I wonder if the fact that the characters were annoying were intentional.

    • I’m not sure at all whether it was intentional as I’ve never read her before.
      It’s a type of perosn I don’t like. Very self-indulgent and taking being rich for granted, like a moral thing almost.

  5. I have read everything that Anne Rivers Siddons has written, and with the exception of a very few I was enamored with them all. This book is different from her others as they lack the ‘haunted house/horror’ element, yet I can assure you almost all of her novels are riveting. I particularly enjoyed Colony as I recall…your review of this one is spectacular. Loved the point about how home, our supposedly safest place, becomes just the opposite. So chilling!

    • Thanks, Bellezza. I thought that in chosing a modern house and a suburb instead of a remote landscape she did a really great thing. “Home” is something that’s very precious to me and I thought the way she showed how they slowly lose that feeling of home and safety was well done.
      I didn’t know you liked her so much. Now if you and Carole like her, I know I’ll read another one.
      I’ll have to look up Colony. Thanks for suggesting it.

  6. I didn’t love this book, and I think you summed up the reason well–the characters were annoying and a bit pretentious. Also, the book felt very dated but not in a pleasant vintage sort of way. I have enjoyed several Siddons books. My favorite is Peachtree Road (not a ghost story though).

    • I agree with everything you say, I cold still like it but I had to mention this aspect. They were pretentious and it felt dated. Like one of those 80s series like Dllas or Denver Clan but I really liked the evocative descriptions and will read one of her other novels.
      Thanks for the suggestion.

  7. I’m very curious about this one now and might have to just go ahead and start it. I am used to haunted house stories being much more typicaly–gloomy dark and atmospheric, but I like the sound of Southern Gothic but in a modern setting and ‘brighter’ one, too. It does sound like a departure for her–her other books seem quite different–as pearlsandprose says they tend to be family dramas. I have several of her other books of my own pulled out including Outer Banks and Colony….but will start with this one first. I don’t mind a less than perfect sort of story if it is for pure escapism–sometimes you just need to be taken away from the drudgeries of daily life! :)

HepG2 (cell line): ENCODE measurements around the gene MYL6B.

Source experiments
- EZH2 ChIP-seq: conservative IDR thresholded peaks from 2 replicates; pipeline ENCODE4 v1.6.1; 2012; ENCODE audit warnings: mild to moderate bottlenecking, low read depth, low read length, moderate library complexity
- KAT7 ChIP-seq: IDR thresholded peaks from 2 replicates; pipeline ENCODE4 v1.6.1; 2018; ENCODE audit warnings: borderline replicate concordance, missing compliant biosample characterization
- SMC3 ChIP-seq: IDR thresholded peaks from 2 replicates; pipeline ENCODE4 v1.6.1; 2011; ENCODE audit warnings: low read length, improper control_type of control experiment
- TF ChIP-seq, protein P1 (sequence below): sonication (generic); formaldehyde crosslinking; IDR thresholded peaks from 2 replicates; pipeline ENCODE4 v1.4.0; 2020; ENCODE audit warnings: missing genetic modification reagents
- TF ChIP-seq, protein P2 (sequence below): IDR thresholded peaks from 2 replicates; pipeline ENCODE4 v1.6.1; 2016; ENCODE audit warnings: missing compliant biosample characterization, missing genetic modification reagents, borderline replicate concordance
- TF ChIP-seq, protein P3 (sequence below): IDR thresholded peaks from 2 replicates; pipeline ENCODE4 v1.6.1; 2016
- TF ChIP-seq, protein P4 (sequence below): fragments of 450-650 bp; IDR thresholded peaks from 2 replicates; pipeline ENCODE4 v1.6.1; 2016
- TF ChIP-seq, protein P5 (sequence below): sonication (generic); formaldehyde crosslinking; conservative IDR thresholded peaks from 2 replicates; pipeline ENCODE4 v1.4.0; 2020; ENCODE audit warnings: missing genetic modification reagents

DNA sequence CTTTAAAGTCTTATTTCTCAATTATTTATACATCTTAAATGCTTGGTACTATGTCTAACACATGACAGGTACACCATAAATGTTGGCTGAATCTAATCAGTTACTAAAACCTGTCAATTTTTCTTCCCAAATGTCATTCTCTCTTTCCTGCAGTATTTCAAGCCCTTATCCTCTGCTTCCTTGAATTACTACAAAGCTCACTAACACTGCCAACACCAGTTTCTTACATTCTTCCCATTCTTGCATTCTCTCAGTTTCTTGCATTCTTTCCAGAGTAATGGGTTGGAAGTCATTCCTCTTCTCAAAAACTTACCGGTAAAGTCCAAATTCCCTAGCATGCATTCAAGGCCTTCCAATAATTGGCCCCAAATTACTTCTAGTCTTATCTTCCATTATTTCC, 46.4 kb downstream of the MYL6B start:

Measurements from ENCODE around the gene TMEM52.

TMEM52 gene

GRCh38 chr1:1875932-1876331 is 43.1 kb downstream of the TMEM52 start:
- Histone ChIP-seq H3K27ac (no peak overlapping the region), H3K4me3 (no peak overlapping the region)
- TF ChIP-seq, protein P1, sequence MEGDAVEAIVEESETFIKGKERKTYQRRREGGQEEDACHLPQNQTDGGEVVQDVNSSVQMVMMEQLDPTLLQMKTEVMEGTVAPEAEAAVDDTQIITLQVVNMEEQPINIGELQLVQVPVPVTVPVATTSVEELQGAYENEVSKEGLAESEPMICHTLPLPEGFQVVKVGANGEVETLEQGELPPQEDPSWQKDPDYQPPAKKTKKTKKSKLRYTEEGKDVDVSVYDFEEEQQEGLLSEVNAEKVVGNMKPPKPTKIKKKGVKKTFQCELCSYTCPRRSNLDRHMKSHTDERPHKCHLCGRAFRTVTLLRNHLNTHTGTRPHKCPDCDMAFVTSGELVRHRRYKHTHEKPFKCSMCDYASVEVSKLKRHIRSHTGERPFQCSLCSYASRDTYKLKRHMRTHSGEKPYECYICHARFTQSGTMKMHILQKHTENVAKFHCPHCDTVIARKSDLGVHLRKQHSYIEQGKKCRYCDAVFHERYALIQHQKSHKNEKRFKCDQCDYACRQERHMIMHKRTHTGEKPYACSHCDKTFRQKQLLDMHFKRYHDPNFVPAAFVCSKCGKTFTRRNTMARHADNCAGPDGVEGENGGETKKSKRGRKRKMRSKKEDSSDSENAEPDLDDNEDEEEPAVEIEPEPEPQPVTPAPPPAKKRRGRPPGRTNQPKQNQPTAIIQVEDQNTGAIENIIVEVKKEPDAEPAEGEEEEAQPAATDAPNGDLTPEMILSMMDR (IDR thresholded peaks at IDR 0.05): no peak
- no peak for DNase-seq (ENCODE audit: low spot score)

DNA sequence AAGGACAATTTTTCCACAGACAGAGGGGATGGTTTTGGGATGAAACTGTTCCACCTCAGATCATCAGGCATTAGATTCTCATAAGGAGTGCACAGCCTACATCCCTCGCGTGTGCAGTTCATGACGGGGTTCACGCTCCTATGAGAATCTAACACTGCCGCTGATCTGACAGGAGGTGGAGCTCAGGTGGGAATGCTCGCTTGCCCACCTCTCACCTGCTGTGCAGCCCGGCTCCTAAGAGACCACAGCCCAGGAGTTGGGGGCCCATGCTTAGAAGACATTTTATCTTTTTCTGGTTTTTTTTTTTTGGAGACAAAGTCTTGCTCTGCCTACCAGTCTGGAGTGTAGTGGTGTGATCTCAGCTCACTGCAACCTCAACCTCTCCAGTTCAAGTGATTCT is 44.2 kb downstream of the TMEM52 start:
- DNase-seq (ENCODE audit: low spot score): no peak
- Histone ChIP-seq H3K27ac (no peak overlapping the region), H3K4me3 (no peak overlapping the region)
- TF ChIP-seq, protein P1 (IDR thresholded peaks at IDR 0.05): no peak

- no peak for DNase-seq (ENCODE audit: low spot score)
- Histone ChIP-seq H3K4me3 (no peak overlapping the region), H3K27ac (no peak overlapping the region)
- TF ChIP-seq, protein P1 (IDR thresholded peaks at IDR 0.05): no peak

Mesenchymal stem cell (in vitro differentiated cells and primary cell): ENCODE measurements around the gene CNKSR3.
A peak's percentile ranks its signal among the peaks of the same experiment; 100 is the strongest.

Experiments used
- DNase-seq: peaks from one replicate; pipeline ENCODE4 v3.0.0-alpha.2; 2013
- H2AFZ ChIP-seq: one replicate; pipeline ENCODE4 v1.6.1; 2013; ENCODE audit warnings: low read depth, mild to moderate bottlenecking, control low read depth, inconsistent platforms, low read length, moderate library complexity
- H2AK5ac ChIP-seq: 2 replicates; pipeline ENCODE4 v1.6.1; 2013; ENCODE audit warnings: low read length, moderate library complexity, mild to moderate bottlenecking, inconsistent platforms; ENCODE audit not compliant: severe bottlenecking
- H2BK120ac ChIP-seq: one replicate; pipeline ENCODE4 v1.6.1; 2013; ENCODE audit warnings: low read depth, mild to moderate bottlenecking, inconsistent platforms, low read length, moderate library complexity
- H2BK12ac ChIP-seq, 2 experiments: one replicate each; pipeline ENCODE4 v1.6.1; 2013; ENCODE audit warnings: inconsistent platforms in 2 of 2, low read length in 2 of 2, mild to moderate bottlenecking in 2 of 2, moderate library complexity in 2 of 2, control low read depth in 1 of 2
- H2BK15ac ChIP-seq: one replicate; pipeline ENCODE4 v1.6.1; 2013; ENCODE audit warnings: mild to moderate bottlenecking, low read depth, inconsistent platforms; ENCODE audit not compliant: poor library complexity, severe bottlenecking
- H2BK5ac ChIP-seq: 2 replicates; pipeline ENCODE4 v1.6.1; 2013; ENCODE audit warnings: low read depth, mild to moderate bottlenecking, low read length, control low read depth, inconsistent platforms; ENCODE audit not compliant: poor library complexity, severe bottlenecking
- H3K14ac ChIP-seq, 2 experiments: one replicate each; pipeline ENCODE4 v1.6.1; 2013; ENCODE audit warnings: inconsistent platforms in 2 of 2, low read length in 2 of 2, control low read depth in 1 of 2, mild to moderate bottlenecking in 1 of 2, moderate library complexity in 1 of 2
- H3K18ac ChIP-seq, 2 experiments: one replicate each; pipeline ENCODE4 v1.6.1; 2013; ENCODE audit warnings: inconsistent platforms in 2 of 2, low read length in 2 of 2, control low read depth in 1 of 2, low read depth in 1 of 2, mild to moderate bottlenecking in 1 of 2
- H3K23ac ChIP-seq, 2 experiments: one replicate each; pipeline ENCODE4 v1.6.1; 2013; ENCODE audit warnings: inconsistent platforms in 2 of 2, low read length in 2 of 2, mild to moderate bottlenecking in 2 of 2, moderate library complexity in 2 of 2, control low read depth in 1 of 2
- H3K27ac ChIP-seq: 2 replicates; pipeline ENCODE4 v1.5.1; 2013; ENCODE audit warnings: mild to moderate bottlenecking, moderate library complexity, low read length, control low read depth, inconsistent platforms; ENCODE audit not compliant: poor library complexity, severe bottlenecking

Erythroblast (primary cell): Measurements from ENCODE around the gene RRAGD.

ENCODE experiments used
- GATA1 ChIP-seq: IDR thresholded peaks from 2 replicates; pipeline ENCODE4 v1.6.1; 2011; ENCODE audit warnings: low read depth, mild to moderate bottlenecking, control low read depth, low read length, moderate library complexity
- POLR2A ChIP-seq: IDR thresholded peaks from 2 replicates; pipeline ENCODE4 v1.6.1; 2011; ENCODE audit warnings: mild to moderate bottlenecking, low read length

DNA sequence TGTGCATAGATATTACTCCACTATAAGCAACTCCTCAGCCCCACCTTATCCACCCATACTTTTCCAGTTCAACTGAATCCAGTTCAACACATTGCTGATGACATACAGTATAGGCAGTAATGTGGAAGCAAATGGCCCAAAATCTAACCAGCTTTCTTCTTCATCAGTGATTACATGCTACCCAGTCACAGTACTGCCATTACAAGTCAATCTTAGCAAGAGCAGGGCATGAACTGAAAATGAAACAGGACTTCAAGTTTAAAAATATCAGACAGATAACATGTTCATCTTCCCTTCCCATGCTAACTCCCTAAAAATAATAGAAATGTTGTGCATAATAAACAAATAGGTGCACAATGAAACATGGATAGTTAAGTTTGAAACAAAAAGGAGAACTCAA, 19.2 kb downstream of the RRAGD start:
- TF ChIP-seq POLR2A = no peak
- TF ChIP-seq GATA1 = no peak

• I loved the descriptions of the leafy suburb and the quite elegant life and how it all changed. I think she’s acaptivating story teller and I will read more of her.
      I’m looking forwad to read your thoughts. It’s very different from other huanted house stories.

  8. Finally have time to read your posts :)
    Just the mentioning that it’s a book recommended by King already makes me intrigued ;)
    …but not only that, your review also intriguing. you’ve made me curious and eager to find this.

    I am not sure if my memory is right, but I think there’s a movie with this title.

    I have a perfect post for R.I.P … hopely I can write it this week.